Will Willsey of the New York Trolley Museum in Kingston, N.Y., sits in the driver’s seat of one of the museum’s vehicles. (Tania Barricklo/Daily Freeman)
KINGSTON, N.Y — After just skating by through the COVID-19 pandemic, volunteers at the Trolley Museum of New York are hoping for a strong season in 2023 as the site welcomes a donated subway car from Atlanta and seeks to open an updated 9/11 exhibit.
The latest subway car to be added to the collection, a 75-foot long, 10-foot-wide car, once belonged to the Metropolitan Atlanta Regional Transporation Authority and operated on its “heavy rail” metro system in and around Atlanta. The car arrived at the end of April.
The aluminum-bodied car was part of a class of MARTA rail cars built between 1979 to 1981 by French manufacturer Societe Franco-Belge. These cars ran between 1981 and 2007, Will Willsey at the Trolley Museum said.
Willsey also serves as a “motorman,” operating the museum’s weekend rides to Kingston Point.
“We have mostly older subway cars, and this represents a new generation,” he said. It has “P-Wire” propulsion, doors and carpeted floors that were state-of-the-art at the time, he added.
It even still has ads from the time of its retirement. They promoted everything from colleges to injury attorneys to a $1.99 crispy chicken sandwich at the Southern fast-food chain Church’s Chicken.
He said the car is fully operational and could be operated using a generator car, as the museum does not have third-rail electrification like the kind used by MARTA and many other subway and metro systems, or overhead trolley lines that could also power the car with modifications.
He said the car could also be pulled with one of his favorite pieces of equipment in the museum’s collection, No. 9. It’s a small Whitcomb diesel-electric locomotive that served the U.S. Army in World War II, including in Italy, before it was later sold to the New York City Transit Authority in the 1960s. The locomotive was a perfect fit for the agency because it could easily fit the tight clearances of the subway for “work train” service, Willsey said.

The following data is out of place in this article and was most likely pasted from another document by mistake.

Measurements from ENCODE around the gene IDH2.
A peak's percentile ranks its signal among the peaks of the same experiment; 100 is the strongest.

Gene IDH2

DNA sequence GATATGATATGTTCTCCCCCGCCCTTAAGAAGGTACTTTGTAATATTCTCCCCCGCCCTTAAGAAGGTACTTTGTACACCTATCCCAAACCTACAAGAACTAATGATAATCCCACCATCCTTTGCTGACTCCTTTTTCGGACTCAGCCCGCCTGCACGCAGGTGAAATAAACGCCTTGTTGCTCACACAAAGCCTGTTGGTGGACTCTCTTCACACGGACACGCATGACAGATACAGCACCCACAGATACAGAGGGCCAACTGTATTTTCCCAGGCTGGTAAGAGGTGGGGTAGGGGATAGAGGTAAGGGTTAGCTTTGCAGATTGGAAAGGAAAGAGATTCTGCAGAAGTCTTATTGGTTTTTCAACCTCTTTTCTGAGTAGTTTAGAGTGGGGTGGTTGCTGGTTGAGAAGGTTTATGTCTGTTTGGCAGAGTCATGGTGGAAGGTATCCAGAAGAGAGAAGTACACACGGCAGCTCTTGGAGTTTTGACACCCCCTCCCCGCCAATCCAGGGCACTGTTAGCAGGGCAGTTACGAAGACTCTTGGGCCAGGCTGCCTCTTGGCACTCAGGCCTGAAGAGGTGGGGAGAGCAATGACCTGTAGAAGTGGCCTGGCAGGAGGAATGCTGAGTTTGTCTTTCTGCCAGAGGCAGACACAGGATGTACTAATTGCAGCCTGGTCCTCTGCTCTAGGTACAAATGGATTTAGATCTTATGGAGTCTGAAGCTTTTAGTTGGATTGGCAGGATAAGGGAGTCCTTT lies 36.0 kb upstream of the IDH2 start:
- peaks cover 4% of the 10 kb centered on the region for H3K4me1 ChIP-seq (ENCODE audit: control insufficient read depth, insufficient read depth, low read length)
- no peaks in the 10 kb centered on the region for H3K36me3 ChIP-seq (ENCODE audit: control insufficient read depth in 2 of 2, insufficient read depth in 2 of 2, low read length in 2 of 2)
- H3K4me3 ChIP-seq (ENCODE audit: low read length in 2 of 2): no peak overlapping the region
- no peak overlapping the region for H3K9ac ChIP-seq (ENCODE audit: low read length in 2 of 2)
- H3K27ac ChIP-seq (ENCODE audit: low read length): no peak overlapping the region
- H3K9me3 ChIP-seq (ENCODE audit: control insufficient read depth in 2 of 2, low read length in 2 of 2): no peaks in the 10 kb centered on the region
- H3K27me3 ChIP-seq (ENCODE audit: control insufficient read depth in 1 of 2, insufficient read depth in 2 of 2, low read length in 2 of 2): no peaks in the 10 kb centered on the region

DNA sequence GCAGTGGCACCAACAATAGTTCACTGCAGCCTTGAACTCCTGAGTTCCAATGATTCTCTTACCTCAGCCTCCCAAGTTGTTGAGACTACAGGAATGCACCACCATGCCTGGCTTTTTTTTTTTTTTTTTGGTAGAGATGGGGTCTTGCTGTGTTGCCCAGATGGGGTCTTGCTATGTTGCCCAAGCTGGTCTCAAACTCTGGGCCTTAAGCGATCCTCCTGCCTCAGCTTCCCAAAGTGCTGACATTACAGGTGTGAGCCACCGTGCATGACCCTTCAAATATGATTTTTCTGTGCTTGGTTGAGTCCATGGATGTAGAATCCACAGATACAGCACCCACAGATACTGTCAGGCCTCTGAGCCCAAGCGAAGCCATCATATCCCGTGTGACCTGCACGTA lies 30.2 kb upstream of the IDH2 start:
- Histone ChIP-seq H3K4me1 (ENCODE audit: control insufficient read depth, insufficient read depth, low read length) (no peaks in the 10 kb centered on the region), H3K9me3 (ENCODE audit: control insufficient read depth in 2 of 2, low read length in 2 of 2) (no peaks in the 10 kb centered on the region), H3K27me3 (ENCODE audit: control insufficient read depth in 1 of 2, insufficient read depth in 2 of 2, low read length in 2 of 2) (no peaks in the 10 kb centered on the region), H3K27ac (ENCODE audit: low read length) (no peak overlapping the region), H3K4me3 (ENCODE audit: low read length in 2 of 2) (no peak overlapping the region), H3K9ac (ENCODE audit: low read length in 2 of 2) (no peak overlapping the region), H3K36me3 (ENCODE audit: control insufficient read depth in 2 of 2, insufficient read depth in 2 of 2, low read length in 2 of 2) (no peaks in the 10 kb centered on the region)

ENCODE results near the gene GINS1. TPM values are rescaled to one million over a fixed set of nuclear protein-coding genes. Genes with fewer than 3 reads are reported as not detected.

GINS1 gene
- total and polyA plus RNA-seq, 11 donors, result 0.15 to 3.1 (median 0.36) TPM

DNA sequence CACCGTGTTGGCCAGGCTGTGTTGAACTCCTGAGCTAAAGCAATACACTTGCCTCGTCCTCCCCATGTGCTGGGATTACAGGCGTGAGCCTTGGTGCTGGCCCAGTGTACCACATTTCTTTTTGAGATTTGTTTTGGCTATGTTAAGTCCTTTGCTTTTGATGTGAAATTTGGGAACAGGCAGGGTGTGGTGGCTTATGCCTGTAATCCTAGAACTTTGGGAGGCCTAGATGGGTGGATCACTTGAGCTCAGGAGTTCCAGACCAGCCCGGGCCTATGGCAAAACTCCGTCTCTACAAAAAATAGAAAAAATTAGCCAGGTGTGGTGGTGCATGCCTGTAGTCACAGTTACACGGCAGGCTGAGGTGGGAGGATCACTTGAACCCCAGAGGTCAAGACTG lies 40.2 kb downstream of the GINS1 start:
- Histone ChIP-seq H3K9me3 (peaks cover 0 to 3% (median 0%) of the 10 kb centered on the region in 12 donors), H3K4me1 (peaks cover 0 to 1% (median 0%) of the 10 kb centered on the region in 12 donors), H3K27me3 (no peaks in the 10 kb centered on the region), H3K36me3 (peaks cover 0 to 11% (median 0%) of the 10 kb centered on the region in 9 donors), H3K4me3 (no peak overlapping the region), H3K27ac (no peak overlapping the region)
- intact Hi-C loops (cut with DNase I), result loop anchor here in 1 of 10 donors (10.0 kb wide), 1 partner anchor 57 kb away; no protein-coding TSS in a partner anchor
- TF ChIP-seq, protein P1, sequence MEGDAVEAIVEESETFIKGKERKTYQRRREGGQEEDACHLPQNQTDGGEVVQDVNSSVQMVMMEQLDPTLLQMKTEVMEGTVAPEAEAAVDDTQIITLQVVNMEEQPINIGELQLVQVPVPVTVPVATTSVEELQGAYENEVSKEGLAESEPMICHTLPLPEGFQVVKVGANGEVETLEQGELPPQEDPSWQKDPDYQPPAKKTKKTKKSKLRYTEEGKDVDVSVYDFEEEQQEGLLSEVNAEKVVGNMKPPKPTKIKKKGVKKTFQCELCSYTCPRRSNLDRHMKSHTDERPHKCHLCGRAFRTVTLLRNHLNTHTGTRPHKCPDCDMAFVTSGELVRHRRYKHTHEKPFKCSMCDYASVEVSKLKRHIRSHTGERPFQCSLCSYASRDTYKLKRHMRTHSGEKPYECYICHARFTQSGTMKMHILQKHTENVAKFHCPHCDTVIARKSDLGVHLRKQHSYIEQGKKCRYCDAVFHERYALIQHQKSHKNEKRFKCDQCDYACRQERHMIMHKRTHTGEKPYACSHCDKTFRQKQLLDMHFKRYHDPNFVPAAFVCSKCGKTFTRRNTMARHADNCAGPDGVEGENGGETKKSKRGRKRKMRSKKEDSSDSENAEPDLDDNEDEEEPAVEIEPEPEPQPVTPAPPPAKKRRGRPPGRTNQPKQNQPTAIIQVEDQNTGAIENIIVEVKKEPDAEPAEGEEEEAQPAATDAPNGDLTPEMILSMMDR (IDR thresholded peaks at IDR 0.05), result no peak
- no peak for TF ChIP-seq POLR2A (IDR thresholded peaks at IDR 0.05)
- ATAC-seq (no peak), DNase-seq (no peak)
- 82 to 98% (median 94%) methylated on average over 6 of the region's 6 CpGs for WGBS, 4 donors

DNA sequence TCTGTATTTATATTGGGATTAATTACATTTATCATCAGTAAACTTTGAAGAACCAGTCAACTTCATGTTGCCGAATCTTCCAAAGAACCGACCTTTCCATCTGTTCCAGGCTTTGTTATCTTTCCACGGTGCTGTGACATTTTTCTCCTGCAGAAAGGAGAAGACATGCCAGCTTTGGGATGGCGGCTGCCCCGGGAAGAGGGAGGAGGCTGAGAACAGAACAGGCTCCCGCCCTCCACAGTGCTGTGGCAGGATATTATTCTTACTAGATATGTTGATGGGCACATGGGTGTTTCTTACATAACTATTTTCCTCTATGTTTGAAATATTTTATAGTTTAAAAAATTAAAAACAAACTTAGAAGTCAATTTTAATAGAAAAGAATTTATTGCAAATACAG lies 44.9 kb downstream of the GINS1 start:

He added that MARTA not only donated the car. The agency even paid for it to be trucked from Atlanta to Kingston on a “low-boy” tractor-trailer designed to carry oversize and overweight loads, according to Willsey.
“It was cheaper for them to donate it than to pay to have it scrapped,” he said, adding it was disposed of to make way for new ultra-modern trains made by the Swiss train manufacturer Stadler that are coming to the system.
A centerpiece of the museum’s collection, stored inside the trolley barn, is Port Authority Trans Hudson “PA-1” series subway car 143. The car was buried in the destroyed PATH subway station underneath the World Trade Center after the Twin Towers collapsed during the Sept. 11, 2001, terrorist attacks.
He said the car carried firefighters and first responders who arrived at the World Trade Center on the last train to ever serve the station. The interior of the car is a time capsule as it still sports advertisement boards dating to 2001, like one hawking a then state-of-the-art Sony digital camera.
“The lights still work and the doors still work,” he said.
After the attacks, it was stored for more than 10 years in a Port Authority airplane hangar before it was donated to the museum, he said.